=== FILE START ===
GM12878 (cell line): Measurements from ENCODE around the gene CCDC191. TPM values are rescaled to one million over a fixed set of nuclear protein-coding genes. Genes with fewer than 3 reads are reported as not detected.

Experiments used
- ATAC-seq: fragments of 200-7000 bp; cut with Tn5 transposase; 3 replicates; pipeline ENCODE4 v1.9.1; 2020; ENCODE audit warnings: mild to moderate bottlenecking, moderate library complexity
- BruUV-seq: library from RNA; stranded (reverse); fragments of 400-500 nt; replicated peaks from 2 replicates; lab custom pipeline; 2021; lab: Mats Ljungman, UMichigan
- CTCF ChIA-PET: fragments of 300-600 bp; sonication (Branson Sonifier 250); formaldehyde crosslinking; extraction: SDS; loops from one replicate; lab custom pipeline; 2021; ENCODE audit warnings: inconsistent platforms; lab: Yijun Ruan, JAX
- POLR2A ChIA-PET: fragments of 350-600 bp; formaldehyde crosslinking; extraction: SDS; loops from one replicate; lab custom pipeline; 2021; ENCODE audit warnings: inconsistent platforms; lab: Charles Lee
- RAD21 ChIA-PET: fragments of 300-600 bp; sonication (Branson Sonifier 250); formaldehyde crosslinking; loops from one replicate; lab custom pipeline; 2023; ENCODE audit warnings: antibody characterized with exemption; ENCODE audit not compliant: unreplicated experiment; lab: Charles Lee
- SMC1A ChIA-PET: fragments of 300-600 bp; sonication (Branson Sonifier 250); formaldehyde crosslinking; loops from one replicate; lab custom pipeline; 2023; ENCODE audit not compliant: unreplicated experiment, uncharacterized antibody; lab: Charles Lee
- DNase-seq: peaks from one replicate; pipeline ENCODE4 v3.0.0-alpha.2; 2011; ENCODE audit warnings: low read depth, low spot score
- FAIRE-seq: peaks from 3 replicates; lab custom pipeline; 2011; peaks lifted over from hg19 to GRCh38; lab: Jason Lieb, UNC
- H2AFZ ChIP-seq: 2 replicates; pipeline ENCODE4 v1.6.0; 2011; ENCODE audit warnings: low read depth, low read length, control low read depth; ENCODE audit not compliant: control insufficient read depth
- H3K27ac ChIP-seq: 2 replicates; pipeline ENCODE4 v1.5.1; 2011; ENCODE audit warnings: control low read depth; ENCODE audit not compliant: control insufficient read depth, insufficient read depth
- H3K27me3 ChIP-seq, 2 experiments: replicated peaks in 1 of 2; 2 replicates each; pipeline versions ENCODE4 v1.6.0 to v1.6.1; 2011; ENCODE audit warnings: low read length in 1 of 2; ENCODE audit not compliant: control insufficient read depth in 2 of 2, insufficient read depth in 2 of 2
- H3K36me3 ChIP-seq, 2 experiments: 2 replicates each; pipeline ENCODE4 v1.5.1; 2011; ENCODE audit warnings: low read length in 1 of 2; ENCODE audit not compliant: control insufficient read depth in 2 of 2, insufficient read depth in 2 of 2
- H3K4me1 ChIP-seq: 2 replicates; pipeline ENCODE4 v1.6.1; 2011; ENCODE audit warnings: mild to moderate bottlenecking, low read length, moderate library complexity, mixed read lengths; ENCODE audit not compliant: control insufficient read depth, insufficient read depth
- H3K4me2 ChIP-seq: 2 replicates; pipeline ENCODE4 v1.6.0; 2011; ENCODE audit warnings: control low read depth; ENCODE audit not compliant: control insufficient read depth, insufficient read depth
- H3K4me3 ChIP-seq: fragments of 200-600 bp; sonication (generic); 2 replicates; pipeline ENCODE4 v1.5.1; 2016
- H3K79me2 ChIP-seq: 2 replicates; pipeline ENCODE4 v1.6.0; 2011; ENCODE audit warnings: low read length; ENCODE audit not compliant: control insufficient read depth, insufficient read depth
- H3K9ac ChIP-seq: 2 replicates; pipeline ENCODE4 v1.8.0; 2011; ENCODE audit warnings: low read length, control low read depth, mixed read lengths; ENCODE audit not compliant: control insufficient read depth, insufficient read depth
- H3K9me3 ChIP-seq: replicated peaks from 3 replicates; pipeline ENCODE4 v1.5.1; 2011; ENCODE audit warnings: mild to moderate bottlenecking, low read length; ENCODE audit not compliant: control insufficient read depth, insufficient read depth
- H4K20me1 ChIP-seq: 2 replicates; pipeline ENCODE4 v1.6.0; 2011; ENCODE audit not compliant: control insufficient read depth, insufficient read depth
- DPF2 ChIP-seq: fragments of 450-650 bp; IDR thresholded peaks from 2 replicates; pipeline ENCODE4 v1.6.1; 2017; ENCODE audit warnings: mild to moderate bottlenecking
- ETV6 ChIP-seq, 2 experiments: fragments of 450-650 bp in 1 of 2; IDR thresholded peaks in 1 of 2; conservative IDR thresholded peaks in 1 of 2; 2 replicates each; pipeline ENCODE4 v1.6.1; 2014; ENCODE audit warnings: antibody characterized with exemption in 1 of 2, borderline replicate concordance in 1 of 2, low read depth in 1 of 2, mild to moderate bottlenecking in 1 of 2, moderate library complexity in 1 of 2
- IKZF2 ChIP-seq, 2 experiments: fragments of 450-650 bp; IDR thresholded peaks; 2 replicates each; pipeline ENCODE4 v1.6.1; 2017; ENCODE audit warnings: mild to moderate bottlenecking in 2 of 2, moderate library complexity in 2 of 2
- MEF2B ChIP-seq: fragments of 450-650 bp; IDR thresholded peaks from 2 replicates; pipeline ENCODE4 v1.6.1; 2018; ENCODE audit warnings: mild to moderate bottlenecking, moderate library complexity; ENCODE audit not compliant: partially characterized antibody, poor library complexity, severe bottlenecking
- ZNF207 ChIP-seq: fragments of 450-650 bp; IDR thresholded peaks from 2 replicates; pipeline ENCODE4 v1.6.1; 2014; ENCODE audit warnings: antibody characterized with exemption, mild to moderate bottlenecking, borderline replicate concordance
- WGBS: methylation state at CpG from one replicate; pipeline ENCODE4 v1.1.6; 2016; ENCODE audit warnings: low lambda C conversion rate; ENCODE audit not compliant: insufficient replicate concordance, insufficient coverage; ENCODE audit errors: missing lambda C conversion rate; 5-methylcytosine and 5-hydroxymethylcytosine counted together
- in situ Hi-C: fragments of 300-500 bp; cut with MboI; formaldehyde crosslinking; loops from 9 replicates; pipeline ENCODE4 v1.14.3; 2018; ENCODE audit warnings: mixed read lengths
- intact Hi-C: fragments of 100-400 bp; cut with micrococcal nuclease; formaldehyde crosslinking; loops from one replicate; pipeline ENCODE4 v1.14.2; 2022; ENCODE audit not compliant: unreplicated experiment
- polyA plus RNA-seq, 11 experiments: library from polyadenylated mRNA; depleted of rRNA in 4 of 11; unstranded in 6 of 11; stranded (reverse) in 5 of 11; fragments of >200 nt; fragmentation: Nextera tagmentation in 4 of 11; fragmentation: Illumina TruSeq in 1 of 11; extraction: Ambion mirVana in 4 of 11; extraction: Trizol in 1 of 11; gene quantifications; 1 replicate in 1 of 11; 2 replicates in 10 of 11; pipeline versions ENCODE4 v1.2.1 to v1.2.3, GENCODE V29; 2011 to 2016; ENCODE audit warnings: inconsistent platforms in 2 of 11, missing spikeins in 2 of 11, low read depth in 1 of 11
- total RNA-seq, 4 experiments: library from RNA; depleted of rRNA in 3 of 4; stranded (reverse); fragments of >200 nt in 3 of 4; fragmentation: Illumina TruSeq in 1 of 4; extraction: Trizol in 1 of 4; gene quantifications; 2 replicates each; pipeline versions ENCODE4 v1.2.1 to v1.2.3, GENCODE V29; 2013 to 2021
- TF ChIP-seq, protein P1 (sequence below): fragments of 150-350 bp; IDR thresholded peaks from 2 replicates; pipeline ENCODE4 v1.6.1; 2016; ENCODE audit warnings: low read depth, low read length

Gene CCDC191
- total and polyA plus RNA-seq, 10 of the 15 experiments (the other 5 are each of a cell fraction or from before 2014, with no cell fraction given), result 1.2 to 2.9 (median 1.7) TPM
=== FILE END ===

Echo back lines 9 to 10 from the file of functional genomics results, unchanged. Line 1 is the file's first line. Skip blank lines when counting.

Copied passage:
- DNase-seq: peaks from one replicate; pipeline ENCODE4 v3.0.0-alpha.2; 2011; ENCODE audit warnings: low read depth, low spot score
- FAIRE-seq: peaks from 3 replicates; lab custom pipeline; 2011; peaks lifted over from hg19 to GRCh38; lab: Jason Lieb, UNC